It is with much amusement that I read the letters about my defeats, moral decay and capitulation to the forces of the dark side. Is the environmental movement so rigid and dogmatic that it would assault character in order to quash dissent? (HCN, 9/11/00: Wilderness is the key).
To start with, who said anything about "losing one too many a battle," let alone giving up the good fight? Under my tenure, the Western Slope Environmental Resource Council twice defeated 404 permits for the AB Lateral project on the Gunnison River; we blocked two major coal leases; we shot down a proposal to reopen 100 miles of roads on the Grand Mesa National Forest; we forced the Forest Service to close 48 miles of road in Stevens Gulch; we wrote an analysis for the recent statewide appeal that torpedoed the Uncompahgre Travel Plan; and when no other environmental group in the state would help, we independently sued the Colorado Department of Corrections in federal court for building prisons in state wildlife areas purchased with federal grants - and won an important national precedent.
I belabor the point not out of honor, but to refute the notion that consensus is a philosophy of defeat. In fact, WSERC had few, if any, major defeats during this time, although as everywhere, we continued to suffer piecemeal erosion of habitat, undeveloped terrain and general environmental quality. Yet, even here, we were able to minimize that trend, largely through negotiated consensus with the alleged enemy. For example, we won major grazing reforms in the West Elk Wilderness, which then led to similar improvements in surrounding allotments.
Wilderness designation, even if we got all we are currently asking for in Colorado, will not meet the movement's expressed goal of maintaining intact ecosystems and sustainable wildlife populations. More importantly, this obsession with wilderness is greatly eroding our chances. The reasons are spelled out in the interview (HCN, 7/31/00).
What I hoped for in taking this seemingly radical stand was not for the movement's leaders to repudiate wilderness, but to anticipate these problems and to adjust. I am calling for a more visionary and comprehensive approach - e.g., "The Wildlife Habitat Security Act of 2004' - that can incorporate combined strategies of wilderness, buffer zones, migration corridors, private-land easements, seasonal use restrictions, limits on hunting license sales, etc. Such a strategy places the emphasis not on our anthropocentric concepts of wilderness (solitude, wildness, viewsheds and recreational experience) as Susan Tixier so eloquently pleads (HCN, 8/28/00), but rather on species requirements. These requirements are often rather different, and in many cases may adequately protect wildlife yet not safeguard at all our concepts of wildness.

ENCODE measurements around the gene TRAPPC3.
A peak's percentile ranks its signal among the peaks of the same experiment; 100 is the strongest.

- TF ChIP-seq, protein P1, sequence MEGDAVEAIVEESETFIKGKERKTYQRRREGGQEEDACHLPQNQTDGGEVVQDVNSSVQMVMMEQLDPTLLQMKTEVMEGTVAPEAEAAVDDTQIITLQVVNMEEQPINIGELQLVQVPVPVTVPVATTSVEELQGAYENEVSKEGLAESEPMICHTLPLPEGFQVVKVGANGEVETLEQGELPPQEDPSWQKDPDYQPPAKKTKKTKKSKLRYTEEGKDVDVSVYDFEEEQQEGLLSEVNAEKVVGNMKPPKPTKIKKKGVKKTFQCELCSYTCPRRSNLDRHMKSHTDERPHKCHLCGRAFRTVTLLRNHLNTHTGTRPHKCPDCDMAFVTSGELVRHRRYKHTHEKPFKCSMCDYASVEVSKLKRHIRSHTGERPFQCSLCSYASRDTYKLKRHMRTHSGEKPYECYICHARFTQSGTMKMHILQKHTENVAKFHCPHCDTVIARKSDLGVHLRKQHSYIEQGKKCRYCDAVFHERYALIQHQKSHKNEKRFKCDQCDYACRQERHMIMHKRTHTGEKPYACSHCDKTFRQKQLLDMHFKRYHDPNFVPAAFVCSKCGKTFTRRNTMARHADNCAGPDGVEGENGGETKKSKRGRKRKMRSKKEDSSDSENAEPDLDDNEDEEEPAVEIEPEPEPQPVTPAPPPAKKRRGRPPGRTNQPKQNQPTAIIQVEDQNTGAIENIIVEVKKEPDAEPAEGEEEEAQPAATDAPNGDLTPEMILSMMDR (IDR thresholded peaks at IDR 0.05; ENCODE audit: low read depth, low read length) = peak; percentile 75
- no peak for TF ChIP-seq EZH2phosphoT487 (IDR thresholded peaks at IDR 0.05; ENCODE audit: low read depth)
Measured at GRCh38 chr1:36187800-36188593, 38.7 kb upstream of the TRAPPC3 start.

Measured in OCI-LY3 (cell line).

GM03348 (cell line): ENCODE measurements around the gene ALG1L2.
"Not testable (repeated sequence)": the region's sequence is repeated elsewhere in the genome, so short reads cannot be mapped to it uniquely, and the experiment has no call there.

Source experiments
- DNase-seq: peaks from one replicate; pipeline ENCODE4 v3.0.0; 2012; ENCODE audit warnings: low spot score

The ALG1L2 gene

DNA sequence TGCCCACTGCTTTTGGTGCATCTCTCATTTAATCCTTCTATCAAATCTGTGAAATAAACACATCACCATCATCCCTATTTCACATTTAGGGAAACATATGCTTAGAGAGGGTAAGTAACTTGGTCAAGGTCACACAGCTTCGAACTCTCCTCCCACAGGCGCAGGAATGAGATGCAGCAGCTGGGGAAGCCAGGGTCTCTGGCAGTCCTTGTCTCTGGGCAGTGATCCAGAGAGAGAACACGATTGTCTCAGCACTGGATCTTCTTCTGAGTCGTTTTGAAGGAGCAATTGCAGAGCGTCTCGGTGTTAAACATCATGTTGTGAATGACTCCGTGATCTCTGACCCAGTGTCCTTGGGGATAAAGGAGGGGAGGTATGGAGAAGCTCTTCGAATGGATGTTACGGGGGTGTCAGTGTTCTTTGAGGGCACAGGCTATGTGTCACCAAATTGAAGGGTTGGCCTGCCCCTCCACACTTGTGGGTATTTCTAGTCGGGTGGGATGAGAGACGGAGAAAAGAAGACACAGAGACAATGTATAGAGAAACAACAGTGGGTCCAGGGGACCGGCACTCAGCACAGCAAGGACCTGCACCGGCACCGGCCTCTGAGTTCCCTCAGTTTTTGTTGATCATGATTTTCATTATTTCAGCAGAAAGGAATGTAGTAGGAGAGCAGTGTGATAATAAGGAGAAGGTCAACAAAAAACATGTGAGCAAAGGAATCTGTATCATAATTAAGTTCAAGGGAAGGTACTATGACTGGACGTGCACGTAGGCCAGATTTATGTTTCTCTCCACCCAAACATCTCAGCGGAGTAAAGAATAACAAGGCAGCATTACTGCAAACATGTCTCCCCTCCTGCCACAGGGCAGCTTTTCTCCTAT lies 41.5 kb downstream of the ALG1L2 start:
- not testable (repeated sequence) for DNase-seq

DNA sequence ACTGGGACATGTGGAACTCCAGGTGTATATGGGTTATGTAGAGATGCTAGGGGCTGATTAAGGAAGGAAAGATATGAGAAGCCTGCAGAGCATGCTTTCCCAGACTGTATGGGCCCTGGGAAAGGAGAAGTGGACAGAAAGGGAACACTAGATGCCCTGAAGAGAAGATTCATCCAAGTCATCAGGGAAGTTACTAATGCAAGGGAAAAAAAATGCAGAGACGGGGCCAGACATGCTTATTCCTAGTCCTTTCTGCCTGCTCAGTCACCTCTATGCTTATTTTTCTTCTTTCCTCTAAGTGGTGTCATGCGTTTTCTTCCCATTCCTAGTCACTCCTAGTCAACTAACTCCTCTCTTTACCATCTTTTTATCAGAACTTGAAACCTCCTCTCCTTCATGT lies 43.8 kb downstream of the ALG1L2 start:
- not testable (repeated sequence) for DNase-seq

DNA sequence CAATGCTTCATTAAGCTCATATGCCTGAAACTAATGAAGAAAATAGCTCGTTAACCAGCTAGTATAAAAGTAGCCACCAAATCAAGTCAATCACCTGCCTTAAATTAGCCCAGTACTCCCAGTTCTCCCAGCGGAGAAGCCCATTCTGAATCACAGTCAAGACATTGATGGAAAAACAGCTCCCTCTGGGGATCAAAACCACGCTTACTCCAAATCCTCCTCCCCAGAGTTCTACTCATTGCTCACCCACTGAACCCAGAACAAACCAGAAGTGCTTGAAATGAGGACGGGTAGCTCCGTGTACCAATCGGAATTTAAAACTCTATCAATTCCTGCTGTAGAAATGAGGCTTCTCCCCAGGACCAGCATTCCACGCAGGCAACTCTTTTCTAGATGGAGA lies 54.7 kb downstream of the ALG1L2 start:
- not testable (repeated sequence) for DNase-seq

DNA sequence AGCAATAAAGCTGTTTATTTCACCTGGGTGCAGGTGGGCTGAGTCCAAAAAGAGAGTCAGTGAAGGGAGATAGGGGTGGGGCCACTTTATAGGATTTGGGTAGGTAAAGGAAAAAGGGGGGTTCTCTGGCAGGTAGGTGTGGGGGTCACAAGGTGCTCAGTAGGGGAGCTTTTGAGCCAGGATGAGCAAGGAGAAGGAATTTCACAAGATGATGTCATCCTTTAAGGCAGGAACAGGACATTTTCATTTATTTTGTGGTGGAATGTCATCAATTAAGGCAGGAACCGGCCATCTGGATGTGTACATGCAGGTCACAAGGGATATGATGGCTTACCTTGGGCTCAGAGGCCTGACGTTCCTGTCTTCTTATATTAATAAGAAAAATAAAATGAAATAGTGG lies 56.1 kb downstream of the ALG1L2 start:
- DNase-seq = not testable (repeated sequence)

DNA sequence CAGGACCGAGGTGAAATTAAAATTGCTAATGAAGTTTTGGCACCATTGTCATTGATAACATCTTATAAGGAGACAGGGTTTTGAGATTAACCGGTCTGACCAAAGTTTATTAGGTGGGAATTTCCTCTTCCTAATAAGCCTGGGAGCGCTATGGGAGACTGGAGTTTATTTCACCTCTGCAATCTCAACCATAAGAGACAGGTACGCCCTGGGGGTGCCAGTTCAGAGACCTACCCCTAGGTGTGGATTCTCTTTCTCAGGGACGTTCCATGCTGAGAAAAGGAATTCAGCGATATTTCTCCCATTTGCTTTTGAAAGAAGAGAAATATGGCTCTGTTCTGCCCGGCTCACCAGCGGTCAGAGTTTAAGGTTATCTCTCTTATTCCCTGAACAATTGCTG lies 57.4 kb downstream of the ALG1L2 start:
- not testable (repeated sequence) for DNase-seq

Such a major revision of strategy, however, takes courage. It will require admitting that in many ways the opposition is also right, and that many of their goals deserve equal consideration.
I think the sacrifice people find so hard to make is to give up the moral high ground, of "speaking for the wolf." The Great Old Broads for Wilderness have done the environment and our society a fantastic service through their decades of perseverance and up-hill advocacy. But they don't speak for the wolf. The wolf only wants adequate forage, cover and water to survive. Witness Minnesota - the wolf can survive and even expand in a fairly well used and impacted environment.
Be honest, we speak only for ourselves. Wildness is not an essential component of habitat protection; it's merely us anthropomorphizing the wolf, cloaking our selfish desires and goals in a veil of sanctity.
That said, there are many situations where fighting to protect our last remnants of wilderness is indeed the right and just thing. But take a look at the map of the Central Rockies. We are talking tiny, isolated and disconnected pieces.
It is time to replace wilderness as our organizing concept with something bigger and more inclusive of both landscapes and communities. It's also time to recognize that so many people in the rural West feel the loss of our once bountiful environment just as painfully as we - and that they are ripe to join together to find common and workable solutions.